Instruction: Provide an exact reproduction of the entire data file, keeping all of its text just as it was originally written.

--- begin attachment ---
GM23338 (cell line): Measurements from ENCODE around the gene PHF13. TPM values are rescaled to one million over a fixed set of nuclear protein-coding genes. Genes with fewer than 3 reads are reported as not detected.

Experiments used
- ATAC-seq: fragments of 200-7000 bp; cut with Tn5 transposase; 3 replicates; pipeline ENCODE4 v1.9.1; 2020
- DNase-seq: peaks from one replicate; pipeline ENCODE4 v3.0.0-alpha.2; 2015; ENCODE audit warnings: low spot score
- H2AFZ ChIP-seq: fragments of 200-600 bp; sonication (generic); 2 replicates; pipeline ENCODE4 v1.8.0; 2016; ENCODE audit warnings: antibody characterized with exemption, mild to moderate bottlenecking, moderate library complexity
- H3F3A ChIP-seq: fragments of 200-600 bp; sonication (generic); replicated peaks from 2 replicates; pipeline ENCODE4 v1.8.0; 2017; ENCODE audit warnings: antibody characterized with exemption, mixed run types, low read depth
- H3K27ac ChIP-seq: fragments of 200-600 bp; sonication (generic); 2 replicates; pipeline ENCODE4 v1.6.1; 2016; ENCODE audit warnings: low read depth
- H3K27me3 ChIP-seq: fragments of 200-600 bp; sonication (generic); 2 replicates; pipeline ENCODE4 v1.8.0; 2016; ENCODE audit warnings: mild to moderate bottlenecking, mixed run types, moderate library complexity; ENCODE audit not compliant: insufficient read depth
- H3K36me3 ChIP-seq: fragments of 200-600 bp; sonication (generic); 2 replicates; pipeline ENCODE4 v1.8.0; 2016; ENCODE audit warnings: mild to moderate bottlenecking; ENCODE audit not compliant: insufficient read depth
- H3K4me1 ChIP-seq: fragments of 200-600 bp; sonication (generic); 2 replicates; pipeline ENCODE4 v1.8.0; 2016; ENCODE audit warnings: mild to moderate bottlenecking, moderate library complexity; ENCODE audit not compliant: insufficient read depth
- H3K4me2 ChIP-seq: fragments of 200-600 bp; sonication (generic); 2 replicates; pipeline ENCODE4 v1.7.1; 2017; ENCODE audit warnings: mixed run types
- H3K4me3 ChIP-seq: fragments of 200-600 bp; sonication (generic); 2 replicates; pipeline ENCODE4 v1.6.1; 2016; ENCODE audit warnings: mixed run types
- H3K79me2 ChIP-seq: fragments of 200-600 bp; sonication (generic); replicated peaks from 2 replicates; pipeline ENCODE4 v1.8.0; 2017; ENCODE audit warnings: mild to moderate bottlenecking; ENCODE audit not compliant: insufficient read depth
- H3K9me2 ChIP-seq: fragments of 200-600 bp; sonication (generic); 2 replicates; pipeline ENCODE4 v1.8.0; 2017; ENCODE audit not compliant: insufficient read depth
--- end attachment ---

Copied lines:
GM23338 (cell line): Measurements from ENCODE around the gene PHF13. TPM values are rescaled to one million over a fixed set of nuclear protein-coding genes. Genes with fewer than 3 reads are reported as not detected.

Experiments used
- ATAC-seq: fragments of 200-7000 bp; cut with Tn5 transposase; 3 replicates; pipeline ENCODE4 v1.9.1; 2020
- DNase-seq: peaks from one replicate; pipeline ENCODE4 v3.0.0-alpha.2; 2015; ENCODE audit warnings: low spot score
- H2AFZ ChIP-seq: fragments of 200-600 bp; sonication (generic); 2 replicates; pipeline ENCODE4 v1.8.0; 2016; ENCODE audit warnings: antibody characterized with exemption, mild to moderate bottlenecking, moderate library complexity
- H3F3A ChIP-seq: fragments of 200-600 bp; sonication (generic); replicated peaks from 2 replicates; pipeline ENCODE4 v1.8.0; 2017; ENCODE audit warnings: antibody characterized with exemption, mixed run types, low read depth
- H3K27ac ChIP-seq: fragments of 200-600 bp; sonication (generic); 2 replicates; pipeline ENCODE4 v1.6.1; 2016; ENCODE audit warnings: low read depth
- H3K27me3 ChIP-seq: fragments of 200-600 bp; sonication (generic); 2 replicates; pipeline ENCODE4 v1.8.0; 2016; ENCODE audit warnings: mild to moderate bottlenecking, mixed run types, moderate library complexity; ENCODE audit not compliant: insufficient read depth
- H3K36me3 ChIP-seq: fragments of 200-600 bp; sonication (generic); 2 replicates; pipeline ENCODE4 v1.8.0; 2016; ENCODE audit warnings: mild to moderate bottlenecking; ENCODE audit not compliant: insufficient read depth
- H3K4me1 ChIP-seq: fragments of 200-600 bp; sonication (generic); 2 replicates; pipeline ENCODE4 v1.8.0; 2016; ENCODE audit warnings: mild to moderate bottlenecking, moderate library complexity; ENCODE audit not compliant: insufficient read depth
- H3K4me2 ChIP-seq: fragments of 200-600 bp; sonication (generic); 2 replicates; pipeline ENCODE4 v1.7.1; 2017; ENCODE audit warnings: mixed run types
- H3K4me3 ChIP-seq: fragments of 200-600 bp; sonication (generic); 2 replicates; pipeline ENCODE4 v1.6.1; 2016; ENCODE audit warnings: mixed run types
- H3K79me2 ChIP-seq: fragments of 200-600 bp; sonication (generic); replicated peaks from 2 replicates; pipeline ENCODE4 v1.8.0; 2017; ENCODE audit warnings: mild to moderate bottlenecking; ENCODE audit not compliant: insufficient read depth
- H3K9me2 ChIP-seq: fragments of 200-600 bp; sonication (generic); 2 replicates; pipeline ENCODE4 v1.8.0; 2017; ENCODE audit not compliant: insufficient read depth